“Stressing the contribution that peacekeeping operations and special political missions, where mandated, can make to international efforts to promote and protect human rights, and the protection of civilians, including journalists, media professionals, and associated personnel including through monitoring and reporting on violations and abuses as well as providing support for national Governments’ efforts to promote and protect human rights, and in order to strengthen the fight against impunity for crimes committed against civilians, including journalists, media professionals, and associated personnel,

“Recognizing the importance of a comprehensive, coherent and action-oriented approach, including in early planning, of protection of civilians in situations of armed conflict, stressing, in this regard, the need to adopt a broad strategy of conflict prevention, which addresses the root causes of armed conflict in a comprehensive manner in order to enhance the protection of civilians on a long-term basis, including by promoting sustainable development, poverty eradication, national reconciliation, good governance, democracy, the rule of law and respect for and protection of human rights,

“Acknowledging the important role that regional and subregional organizations can play in ensuring the protection of journalists, media professionals, and associated personnel in armed conflicts and the importance of effective cooperation between the United Nations and those organizations,

“Further acknowledging the specific risks faced by women journalists, media professionals and associated personnel in conduct of their work, and underlining in this context the importance of considering the gender dimension of measures to address their safety in situations of armed conflict,

“Recognizing that the consideration of the issue of protection of journalists in armed conflict by the Security Council is based on the urgency and importance of this issue, and recognizing the valuable role that the Secretary-General can play in providing more information on this issue,

“1. Condemns all violations and abuses committed against journalists, media professionals and associated personnel in situations of armed conflict, and calls upon all parties to armed conflict to bring an end to such practices;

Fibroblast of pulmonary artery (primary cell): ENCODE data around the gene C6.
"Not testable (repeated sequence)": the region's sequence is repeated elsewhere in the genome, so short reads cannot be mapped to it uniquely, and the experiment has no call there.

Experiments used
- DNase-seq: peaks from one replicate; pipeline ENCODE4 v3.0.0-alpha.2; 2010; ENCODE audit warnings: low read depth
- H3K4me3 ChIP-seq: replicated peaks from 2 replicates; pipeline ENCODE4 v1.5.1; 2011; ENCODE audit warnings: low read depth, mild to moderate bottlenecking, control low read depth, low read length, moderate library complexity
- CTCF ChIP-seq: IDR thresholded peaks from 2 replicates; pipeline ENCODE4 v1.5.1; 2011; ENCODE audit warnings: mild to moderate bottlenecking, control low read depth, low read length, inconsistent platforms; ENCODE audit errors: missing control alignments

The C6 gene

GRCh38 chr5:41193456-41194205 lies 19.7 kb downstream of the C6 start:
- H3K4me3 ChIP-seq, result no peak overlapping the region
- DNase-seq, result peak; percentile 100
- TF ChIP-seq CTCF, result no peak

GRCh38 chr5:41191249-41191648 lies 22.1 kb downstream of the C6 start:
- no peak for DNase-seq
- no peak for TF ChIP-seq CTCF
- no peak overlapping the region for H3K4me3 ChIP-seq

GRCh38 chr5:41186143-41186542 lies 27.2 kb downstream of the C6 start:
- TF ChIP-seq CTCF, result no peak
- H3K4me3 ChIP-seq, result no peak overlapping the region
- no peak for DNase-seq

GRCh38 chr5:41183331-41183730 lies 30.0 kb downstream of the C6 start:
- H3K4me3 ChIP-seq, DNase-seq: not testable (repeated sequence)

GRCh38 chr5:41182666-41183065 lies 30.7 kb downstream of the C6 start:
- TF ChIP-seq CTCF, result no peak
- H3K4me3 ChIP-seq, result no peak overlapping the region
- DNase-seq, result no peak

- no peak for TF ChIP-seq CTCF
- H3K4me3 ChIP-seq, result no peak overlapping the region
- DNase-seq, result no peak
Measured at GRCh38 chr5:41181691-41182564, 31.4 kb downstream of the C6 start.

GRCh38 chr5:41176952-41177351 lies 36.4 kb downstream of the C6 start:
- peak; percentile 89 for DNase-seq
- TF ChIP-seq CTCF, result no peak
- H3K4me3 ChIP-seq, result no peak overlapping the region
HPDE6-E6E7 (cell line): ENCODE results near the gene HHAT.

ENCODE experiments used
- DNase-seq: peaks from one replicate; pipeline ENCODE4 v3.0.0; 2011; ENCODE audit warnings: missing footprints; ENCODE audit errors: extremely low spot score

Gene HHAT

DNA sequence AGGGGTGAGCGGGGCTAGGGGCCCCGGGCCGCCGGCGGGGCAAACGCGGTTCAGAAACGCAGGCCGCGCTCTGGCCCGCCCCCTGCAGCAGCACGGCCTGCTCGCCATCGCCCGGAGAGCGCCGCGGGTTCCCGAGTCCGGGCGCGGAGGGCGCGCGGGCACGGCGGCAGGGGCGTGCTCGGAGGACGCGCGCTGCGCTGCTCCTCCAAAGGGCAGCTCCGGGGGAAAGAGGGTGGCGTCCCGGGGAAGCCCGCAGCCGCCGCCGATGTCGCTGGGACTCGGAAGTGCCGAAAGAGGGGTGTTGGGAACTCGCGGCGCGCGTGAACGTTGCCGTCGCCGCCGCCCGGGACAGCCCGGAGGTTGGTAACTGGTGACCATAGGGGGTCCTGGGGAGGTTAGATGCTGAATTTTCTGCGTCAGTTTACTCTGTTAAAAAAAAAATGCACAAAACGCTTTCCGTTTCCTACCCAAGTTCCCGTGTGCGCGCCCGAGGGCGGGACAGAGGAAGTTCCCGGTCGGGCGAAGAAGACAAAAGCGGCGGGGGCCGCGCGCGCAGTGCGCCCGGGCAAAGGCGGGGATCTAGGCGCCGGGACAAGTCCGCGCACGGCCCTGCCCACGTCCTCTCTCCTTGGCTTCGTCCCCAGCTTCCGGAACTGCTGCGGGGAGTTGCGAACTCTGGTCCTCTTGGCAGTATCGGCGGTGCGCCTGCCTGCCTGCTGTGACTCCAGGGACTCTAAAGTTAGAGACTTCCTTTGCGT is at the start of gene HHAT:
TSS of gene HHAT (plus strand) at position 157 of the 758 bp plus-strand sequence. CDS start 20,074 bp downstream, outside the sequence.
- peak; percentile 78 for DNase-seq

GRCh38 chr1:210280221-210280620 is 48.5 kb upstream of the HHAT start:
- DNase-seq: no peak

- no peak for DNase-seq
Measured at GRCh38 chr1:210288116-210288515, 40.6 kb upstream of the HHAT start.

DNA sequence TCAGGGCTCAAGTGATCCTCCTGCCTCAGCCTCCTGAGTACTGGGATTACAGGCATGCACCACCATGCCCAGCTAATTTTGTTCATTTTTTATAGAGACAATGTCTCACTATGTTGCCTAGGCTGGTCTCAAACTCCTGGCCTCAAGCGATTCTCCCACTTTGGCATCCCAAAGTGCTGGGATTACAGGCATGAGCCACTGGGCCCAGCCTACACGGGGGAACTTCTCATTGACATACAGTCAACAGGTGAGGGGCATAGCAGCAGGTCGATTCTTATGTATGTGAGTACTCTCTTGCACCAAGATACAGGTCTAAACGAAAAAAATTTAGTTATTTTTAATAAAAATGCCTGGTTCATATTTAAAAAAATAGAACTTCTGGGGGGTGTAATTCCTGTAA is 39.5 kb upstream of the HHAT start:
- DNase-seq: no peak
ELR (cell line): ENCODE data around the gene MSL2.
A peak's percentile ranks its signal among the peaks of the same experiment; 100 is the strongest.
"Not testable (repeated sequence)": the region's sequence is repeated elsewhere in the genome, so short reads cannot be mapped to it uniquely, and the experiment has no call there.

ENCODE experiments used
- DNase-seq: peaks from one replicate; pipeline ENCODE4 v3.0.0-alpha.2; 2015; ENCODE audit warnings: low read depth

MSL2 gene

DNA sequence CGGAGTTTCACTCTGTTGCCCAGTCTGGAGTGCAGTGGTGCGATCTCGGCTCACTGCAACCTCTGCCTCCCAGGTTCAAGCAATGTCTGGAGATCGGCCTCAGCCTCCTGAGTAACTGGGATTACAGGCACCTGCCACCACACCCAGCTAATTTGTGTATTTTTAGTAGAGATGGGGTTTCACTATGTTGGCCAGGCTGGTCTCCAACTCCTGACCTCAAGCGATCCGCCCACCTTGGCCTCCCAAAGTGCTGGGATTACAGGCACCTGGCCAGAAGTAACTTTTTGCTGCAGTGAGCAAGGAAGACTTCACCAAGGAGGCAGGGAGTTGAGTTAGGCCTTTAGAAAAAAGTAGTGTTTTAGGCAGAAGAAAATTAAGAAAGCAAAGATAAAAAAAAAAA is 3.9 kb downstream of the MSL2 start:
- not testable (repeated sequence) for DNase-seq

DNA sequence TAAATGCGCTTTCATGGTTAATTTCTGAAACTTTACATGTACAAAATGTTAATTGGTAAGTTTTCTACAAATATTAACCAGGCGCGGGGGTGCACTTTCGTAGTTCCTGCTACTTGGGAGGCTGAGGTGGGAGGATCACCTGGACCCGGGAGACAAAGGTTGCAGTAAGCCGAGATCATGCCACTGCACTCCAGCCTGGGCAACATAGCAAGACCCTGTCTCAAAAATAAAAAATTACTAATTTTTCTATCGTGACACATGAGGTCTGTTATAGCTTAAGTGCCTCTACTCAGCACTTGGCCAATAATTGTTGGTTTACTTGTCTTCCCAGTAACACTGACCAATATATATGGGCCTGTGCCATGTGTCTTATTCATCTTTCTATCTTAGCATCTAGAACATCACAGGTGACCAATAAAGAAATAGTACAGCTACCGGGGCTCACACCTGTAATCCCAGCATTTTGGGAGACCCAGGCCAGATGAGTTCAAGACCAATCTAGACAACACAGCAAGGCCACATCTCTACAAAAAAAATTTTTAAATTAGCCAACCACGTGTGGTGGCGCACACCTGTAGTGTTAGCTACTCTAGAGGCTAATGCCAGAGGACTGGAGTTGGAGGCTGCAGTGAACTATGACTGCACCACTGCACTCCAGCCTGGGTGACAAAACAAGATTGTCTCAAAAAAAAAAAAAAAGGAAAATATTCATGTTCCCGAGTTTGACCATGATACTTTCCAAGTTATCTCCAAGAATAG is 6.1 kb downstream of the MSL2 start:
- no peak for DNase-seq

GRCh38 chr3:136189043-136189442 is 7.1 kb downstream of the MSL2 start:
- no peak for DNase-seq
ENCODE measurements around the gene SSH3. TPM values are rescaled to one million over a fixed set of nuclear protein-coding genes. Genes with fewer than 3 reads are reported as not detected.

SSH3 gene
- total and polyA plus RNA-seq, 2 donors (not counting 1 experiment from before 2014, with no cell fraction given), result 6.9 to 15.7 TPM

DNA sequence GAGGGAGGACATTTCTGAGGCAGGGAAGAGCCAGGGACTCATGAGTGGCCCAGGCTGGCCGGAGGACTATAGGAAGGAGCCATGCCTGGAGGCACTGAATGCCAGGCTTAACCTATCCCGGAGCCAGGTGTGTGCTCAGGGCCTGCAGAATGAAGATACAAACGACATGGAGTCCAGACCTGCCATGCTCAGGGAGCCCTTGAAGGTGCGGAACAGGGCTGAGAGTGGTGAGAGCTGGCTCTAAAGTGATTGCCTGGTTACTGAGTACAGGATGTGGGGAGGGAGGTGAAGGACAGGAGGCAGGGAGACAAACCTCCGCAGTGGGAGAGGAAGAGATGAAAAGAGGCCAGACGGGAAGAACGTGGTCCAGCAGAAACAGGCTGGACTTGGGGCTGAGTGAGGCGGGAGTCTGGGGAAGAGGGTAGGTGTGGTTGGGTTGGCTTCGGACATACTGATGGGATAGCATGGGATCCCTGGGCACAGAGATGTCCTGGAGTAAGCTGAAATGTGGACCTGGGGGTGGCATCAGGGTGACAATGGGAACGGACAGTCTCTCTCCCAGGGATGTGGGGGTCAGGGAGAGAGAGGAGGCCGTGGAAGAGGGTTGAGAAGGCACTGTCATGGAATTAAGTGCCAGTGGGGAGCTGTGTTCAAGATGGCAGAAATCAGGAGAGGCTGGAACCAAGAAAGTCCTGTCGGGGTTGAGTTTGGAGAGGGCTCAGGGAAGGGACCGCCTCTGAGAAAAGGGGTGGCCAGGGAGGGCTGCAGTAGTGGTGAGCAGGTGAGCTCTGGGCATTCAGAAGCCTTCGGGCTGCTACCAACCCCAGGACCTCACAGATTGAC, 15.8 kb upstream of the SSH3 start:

“2. Affirms that the work of a free, independent and impartial media constitutes one of the essential foundations of a democratic society, and thereby can contribute to the protection of civilians;

“3. Recalls in this regard that journalists, media professionals and associated personnel engaged in dangerous professional missions in areas of armed conflict shall be considered as civilians and shall be respected and protected as such, provided that they take no action adversely affecting their status as civilians. This is without prejudice to the right of war correspondents accredited to the armed forces to the status of prisoners of war provided for in article 4.A.4 of the Third Geneva Convention;

“4. Strongly condemns the prevailing impunity for violations and abuses committed against journalists, media professionals and associated personnel in situations of armed conflict, which in turn may contribute to the recurrence of these acts;

“5. Emphasized the responsibility of States to comply with the relevant obligations under international law to end impunity and to prosecute those responsible for serious violations of international humanitarian law;

“6. Urges Member States to take appropriate steps to ensure accountability for crimes committed against journalists, media professionals and associated personnel in situations of armed conflict and through the conduct of impartial, independent and effective investigations within their jurisdiction and to bring perpetrators of such crimes to justice;